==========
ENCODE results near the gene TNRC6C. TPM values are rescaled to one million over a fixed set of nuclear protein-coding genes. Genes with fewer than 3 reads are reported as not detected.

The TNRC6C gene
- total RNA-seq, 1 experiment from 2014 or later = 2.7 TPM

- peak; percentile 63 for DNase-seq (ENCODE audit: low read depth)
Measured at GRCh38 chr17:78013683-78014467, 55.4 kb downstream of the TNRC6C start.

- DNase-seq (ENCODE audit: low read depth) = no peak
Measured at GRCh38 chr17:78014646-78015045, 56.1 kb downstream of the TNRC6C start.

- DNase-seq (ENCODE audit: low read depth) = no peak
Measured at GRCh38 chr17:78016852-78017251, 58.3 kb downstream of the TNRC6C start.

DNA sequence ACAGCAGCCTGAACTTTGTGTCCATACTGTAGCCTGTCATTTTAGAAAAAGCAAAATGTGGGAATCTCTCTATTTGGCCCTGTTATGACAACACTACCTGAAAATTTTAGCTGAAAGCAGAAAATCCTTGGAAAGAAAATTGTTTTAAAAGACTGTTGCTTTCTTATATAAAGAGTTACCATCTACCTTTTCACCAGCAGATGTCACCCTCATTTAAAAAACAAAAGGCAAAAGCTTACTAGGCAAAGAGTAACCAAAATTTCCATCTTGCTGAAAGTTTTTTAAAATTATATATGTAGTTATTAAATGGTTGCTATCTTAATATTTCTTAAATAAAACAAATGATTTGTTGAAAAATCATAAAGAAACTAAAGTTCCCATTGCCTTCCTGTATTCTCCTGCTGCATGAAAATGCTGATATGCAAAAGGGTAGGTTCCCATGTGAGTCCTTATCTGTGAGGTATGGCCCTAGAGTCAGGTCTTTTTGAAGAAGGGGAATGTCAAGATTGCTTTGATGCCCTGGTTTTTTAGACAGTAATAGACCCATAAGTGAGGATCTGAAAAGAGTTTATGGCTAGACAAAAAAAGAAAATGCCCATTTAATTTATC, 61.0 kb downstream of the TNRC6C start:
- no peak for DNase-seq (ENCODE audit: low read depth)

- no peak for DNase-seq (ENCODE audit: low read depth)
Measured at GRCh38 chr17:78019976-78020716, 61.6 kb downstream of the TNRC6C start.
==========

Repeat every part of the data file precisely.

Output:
ENCODE results near the gene TNRC6C. TPM values are rescaled to one million over a fixed set of nuclear protein-coding genes. Genes with fewer than 3 reads are reported as not detected.

The TNRC6C gene
- total RNA-seq, 1 experiment from 2014 or later = 2.7 TPM

- peak; percentile 63 for DNase-seq (ENCODE audit: low read depth)
Measured at GRCh38 chr17:78013683-78014467, 55.4 kb downstream of the TNRC6C start.

- DNase-seq (ENCODE audit: low read depth) = no peak
Measured at GRCh38 chr17:78014646-78015045, 56.1 kb downstream of the TNRC6C start.

- DNase-seq (ENCODE audit: low read depth) = no peak
Measured at GRCh38 chr17:78016852-78017251, 58.3 kb downstream of the TNRC6C start.

DNA sequence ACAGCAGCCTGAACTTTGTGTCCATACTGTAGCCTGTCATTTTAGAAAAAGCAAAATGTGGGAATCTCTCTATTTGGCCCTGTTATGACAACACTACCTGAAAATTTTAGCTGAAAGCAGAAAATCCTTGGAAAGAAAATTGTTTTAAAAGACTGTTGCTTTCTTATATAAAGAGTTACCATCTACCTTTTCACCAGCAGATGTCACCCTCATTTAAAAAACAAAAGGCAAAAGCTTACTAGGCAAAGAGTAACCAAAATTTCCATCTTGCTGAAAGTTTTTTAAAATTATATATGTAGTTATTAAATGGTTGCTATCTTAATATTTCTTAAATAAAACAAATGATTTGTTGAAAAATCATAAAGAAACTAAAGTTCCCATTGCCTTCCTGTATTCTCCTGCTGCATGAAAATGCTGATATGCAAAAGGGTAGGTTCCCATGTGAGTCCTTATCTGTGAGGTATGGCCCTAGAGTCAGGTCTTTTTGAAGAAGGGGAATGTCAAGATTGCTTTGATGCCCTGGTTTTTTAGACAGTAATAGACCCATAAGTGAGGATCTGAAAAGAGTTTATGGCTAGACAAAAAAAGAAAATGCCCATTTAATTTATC, 61.0 kb downstream of the TNRC6C start:
- no peak for DNase-seq (ENCODE audit: low read depth)

- no peak for DNase-seq (ENCODE audit: low read depth)
Measured at GRCh38 chr17:78019976-78020716, 61.6 kb downstream of the TNRC6C start.